A non-aggression pact or neutrality pact is a treaty between two or more states/countries that includes a promise by the signatories not to engage in military action against each other. Such treaties may be described by other names, such as a treaty of friendship or non-belligerency, etc. Leeds, Ritter, Mitchell, & Long (2002) distinguish between a non-aggression pact and a neutrality pact. They posit that a non-aggression pact includes the promise not to attack the other pact signatories, whereas a neutrality pact includes a promise to avoid support of any entity that acts against the interests of any of the pact signatories. The most readily recognised example of the aforementioned entity is another country, nation-state, or sovereign organisation that represents a negative consequence towards the advantages held by one or more of the signatory parties.
In the 19th century neutrality pacts have historically been used to give permission for one signatory of the pact to attack or attempt to negatively influence an entity not protected by the neutrality pact. The participants of the neutrality pact agree not to attempt to counteract an act of aggression waged by a pact signatory towards an entity not protected under the terms of the pact. Possible motivations for such acts by one or more of the pacts’ signatories include a desire to take, or expand, control of economic resources, militarily important locations, etc.
The 1939 Molotov-Ribbentrop Pact between the Soviet Union and Nazi Germany is perhaps the best-known example of a non-aggression pact. The Pact lasted until the 1941 German invasion of the Soviet Union in Operation Barbarossa. However, such pacts may be a device for neutralising a potential military threat, enabling at least one of the signatories to free up its military resources for other purposes. For example, the Molotov-Ribbentrop Pact freed German resources from the Russian front. On the other hand, the Soviet–Japanese Neutrality Pact, signed on 13 April 1941, removed the threat from Japan in the east enabling the Soviets to move large forces from Siberia to the fight against the Germans, which had a direct bearing on the Battle of Moscow.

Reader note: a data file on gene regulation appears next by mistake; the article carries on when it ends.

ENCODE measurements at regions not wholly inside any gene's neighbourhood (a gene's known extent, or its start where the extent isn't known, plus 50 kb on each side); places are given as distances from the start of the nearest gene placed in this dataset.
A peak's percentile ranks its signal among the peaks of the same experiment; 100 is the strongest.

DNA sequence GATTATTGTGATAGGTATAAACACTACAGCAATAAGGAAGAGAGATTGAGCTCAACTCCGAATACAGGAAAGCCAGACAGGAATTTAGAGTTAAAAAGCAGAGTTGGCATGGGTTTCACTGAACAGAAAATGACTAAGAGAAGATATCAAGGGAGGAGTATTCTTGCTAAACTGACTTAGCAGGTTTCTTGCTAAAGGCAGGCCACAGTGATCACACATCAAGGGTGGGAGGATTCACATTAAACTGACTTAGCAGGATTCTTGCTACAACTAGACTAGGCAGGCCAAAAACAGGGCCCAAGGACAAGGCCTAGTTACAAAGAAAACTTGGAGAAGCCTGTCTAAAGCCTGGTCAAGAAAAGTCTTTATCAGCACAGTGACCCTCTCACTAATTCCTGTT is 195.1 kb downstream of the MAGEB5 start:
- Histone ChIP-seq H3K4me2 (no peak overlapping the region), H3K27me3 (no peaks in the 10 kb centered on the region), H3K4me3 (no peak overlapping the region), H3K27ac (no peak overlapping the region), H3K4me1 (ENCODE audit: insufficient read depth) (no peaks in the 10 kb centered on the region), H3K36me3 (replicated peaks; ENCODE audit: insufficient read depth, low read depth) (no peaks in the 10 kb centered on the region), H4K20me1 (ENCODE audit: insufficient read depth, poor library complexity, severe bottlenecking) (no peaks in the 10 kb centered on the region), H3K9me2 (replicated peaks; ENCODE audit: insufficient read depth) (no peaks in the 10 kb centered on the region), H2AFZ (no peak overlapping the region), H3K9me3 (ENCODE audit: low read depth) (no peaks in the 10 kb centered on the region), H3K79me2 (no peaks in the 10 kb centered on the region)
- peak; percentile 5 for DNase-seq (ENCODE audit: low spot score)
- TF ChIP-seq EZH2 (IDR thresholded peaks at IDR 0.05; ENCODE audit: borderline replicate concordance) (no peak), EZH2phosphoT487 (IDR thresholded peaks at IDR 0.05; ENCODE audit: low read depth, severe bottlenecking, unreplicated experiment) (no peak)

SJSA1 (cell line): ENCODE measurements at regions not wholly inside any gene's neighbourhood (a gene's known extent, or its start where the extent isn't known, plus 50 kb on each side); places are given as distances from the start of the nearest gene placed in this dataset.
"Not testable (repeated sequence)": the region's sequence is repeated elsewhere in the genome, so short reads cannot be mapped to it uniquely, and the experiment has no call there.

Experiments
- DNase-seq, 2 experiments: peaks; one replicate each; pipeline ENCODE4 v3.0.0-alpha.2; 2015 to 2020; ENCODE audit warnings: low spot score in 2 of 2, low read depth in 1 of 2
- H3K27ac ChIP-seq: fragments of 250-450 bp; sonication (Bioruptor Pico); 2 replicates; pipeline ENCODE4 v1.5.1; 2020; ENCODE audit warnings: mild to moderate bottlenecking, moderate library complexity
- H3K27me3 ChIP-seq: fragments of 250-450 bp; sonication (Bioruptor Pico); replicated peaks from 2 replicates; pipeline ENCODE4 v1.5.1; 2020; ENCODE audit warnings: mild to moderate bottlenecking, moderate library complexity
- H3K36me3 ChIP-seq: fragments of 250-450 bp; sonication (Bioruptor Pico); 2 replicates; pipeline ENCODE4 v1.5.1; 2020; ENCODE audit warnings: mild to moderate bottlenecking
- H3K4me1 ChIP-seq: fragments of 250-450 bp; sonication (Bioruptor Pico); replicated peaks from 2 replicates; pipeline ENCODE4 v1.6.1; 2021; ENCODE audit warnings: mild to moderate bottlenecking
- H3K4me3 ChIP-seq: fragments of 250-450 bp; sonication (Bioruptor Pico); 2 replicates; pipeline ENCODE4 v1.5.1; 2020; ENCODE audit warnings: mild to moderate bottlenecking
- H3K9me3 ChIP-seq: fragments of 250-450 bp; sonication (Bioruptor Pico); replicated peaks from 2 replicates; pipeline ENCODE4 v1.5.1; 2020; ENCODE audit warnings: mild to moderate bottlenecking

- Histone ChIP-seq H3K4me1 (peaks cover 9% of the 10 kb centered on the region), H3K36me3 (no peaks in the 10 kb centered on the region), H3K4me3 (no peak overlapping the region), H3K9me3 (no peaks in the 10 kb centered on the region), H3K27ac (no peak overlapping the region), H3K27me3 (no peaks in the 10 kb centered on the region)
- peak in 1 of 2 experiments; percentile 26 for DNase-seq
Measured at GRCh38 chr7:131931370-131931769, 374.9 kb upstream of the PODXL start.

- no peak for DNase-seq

The Alliance Treaty Obligations and Provisions (ATOP) dataset records 185 agreements that are solely non-aggression pacts between 1815 and 2018. According to this data, 29 such pacts were recorded in the interwar period with spikes in occurrences in 1960, 1970, 1979, and especially the early 1990s where a number of Eastern European states signed pacts following the fall of the Soviet Union.
States with a history of rivalry tend to sign non-aggression pacts in order to prevent future conflict with one another. The pacts often facilitate information exchange which reduce uncertainty that might lead to conflict. Additionally, the pact signals to third party nations that the rivalry has reduced and that peaceful relations is desired. It has been found that major powers are more likely to start military conflicts against their partners in non-aggression pacts than against states that do not have any sort of alliance with them.
The term has colloquial usage outside the field of international relations. In the context of association football, the term can imply a deliberate lack of aggression between two teams, such as at the Disgrace of Gijón, which, in Germany, is known as the Nichtangriffspakt von Gijón (lit. “Non-aggression pact of Gijón”). A non-aggression pact can also be a formal agreement or gentlemen’s agreement limiting transfers for players between two or more clubs.
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